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  HOME | World (Click here for more)

Christmas and Other Stories in the Shantytowns of Bangkok

BANGKOK – When Christmas comes, Father Joseph Maier often tells children in the slums of Klong Toey in Bangkok that Jesus could have been born near the old train tracks that pass through this neighborhood.

For 47 years, the Catholic priest has lived and worked in the poor and dynamic community of Klong Toey, devoting himself to educating street children while writing short stories inspired by realities of sexual abuse, drugs, AIDS and hope.

“You can find Christmas in the slaughterhouse and in the drug area of blocks one, two, three, where the beauty is rough and real. And people can nod their heads and say yes, Jesus could have been born here,” Maier’s short story “The Nativity, As Seen in Klong Toey” reads.

Born in 1939 in Washington, USA, the priest arrived in Thailand in the late 1960s and worked with the Catholic communities in the northwest of the country and in Laos, where he subsequently had to flee due to the raging civil war.

In 1972, together with Sister Maria Chantavarodom, he founded the Human Development Foundation (HDF) Mercy Center in the heart of Klong Toey suburb, where he looks after and provides schooling to children experiencing poverty, orphans, immigrants and victims of human trafficking or those with HIV.

At the Mercy Center, dozens of preschoolers were singing Christmas carols on the basketball court before classes begin.

The clergyman acknowledged that although the children pray and attend mass, the center does not force the religion on minors, who are Buddhists, Christians and Muslims.

“How do you spell Jesus? B-U-D-D-H-A? How do you spell Buddha? J-E-S-U-S?” Maier said in an interview with EFE during which he was interrupted to address the everyday issues of the center, such as paying the bill to end a mouse plague caused by rubbish in the streets.

“If the children pray, with the incense, and kneel before the Buddha and say Ave Maria, that’s fine, they’re sacred words, too,” said Father Maier, who pronounced the last words in Spanish which he learned while working on the Mexican border.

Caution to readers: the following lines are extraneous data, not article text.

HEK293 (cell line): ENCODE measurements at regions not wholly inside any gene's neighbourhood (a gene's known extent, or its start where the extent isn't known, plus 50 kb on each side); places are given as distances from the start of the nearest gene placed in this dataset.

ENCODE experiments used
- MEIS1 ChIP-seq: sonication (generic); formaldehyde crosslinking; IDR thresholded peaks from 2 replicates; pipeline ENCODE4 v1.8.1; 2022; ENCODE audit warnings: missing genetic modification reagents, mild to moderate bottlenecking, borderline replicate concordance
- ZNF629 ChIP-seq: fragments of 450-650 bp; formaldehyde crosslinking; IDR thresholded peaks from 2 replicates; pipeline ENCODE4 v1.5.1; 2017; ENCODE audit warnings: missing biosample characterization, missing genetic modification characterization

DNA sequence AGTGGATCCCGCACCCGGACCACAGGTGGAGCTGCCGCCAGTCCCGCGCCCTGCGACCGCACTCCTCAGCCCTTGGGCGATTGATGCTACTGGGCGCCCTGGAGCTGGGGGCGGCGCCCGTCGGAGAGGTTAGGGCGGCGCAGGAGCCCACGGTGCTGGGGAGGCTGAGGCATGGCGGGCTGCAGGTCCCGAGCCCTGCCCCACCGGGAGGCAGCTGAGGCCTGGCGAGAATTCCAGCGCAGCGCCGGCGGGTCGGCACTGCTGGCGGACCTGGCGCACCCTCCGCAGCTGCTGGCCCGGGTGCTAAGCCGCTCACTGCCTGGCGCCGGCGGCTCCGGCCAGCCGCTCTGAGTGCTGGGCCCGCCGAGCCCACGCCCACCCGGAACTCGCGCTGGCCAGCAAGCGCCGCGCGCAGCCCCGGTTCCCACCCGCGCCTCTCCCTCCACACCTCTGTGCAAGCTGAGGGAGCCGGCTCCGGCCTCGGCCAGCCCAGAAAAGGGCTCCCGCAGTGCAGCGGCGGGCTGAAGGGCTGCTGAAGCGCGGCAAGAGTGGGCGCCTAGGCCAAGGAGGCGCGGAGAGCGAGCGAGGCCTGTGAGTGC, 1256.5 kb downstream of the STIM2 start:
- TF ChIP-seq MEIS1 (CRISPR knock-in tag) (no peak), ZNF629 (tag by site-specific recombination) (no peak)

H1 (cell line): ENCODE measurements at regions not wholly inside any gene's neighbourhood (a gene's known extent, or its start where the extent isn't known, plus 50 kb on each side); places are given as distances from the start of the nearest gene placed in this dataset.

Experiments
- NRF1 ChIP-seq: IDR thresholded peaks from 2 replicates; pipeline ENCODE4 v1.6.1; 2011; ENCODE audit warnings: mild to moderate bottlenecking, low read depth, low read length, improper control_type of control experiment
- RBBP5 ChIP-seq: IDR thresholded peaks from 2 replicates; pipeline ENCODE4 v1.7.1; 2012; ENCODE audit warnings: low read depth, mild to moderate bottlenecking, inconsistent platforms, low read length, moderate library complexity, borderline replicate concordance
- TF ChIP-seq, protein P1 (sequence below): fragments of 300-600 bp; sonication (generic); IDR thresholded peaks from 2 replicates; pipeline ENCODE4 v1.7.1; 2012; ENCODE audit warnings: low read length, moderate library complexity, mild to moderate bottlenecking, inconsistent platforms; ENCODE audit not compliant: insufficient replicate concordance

He explained that Christmas is not a public holiday in Thailand, so the center celebrated a mass on Sunday, in which he recounted to the children who Jesus, Mary and Joseph were.

“You tell them that Santa Claus was a saint and he was a holy bishop a long time ago who helped the children,” Maier said a few minutes before the children took a lunch break for “khao tom,” a thick soup of rice with meat and vegetables.

The Mercy Center is surrounded by shanty alleys with cables hanging less than two meters from the ground and garbage in almost every corner, as well as some apartment blocks where struggling families usually live.

The small Catholic community in Klong Toey was settled around the pig slaughterhouse whose workers were mainly Christians, since it is a work rejected by both Buddhists and Muslims.

“The slaughterhouse has just closed down two or three weeks ago,” said Father Maier, who asserted that working with the poor is an “honor.”

Some of Father Maier’s stories take place around this slaughterhouse, such as the adventures of the street child called “Lion Tail Ben,” who used to sleep among the pigs, was abandoned by his parents and survived the brutality of the prison.

“Our Miss Chompoo is delightfully spunky and spicy – like Thai chili peppers. Even with HIV/Aids, she’s filled to the brim with life,” the priest wrote in “Brush with Death Brings out the Best in Our Children.”

In the midst of adversity and poverty, the stories of Father Maier also glean some victories and smiles from these little street warriors.

Some of his stories are published on the center’s website (www.mercycentre.org), as well as in several books such as “The Open Gate of Mercy” and “Welcome to the Bangkok Slaughterhouse.”

Mercy has 23 pre-school centers in Thailand, attended by more than 2,400 children from the suburbs, and a project in the Andaman Sea to help Moken schoolchildren, a community of nomadic or semi-nomadic fishermen.


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